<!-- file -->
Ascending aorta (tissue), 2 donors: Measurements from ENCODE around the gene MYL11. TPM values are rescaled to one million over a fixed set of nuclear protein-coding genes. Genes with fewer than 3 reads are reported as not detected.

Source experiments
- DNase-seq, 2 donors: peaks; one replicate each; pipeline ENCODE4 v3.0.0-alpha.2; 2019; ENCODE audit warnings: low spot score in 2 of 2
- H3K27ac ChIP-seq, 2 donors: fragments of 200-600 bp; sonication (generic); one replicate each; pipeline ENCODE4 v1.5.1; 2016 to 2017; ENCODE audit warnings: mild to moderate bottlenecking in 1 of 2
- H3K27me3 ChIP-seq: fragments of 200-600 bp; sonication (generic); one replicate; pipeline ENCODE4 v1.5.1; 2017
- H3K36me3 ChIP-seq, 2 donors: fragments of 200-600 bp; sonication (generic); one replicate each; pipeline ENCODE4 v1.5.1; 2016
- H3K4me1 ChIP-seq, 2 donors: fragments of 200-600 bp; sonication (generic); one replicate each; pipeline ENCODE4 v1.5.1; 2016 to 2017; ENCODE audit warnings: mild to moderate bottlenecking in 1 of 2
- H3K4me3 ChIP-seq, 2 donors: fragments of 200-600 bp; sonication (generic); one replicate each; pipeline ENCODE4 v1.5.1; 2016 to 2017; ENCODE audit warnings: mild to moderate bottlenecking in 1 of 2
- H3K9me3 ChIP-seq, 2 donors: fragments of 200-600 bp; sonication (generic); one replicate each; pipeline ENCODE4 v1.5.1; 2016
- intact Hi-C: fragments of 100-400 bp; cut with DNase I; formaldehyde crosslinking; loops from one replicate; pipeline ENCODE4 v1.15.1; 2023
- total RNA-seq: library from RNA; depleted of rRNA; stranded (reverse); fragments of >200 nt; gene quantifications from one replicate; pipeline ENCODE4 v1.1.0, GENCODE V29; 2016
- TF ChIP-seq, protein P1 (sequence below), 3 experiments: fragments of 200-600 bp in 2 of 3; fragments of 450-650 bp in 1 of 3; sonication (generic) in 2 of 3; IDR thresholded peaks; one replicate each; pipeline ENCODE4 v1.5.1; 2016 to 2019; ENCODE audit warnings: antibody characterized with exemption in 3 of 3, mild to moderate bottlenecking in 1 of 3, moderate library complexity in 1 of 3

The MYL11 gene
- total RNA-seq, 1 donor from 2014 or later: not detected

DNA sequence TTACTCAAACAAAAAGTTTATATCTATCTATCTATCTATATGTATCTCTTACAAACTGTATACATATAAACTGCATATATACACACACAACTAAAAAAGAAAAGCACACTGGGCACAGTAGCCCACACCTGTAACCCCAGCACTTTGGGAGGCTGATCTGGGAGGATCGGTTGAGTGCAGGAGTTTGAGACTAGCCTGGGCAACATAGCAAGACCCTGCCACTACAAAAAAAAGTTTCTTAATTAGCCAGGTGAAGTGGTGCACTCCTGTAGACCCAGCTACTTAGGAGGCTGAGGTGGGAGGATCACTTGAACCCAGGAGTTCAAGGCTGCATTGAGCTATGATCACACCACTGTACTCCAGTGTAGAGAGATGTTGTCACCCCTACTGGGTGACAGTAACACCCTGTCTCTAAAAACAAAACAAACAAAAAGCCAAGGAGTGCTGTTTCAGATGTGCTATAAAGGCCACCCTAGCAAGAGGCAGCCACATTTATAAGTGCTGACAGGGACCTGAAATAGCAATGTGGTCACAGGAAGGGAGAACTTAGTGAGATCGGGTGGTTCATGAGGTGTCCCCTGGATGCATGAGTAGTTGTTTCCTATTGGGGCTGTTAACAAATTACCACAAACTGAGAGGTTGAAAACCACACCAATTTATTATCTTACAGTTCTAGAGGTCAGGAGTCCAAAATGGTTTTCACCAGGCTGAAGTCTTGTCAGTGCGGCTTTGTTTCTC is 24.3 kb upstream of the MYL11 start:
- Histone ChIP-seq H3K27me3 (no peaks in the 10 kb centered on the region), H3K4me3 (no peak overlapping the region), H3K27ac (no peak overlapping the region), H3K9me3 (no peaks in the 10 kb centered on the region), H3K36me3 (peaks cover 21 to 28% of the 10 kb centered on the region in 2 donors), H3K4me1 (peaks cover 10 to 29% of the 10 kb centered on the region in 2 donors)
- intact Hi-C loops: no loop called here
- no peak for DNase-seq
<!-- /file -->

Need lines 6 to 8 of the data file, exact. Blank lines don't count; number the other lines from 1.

- H3K36me3 ChIP-seq, 2 donors: fragments of 200-600 bp; sonication (generic); one replicate each; pipeline ENCODE4 v1.5.1; 2016
- H3K4me1 ChIP-seq, 2 donors: fragments of 200-600 bp; sonication (generic); one replicate each; pipeline ENCODE4 v1.5.1; 2016 to 2017; ENCODE audit warnings: mild to moderate bottlenecking in 1 of 2
- H3K4me3 ChIP-seq, 2 donors: fragments of 200-600 bp; sonication (generic); one replicate each; pipeline ENCODE4 v1.5.1; 2016 to 2017; ENCODE audit warnings: mild to moderate bottlenecking in 1 of 2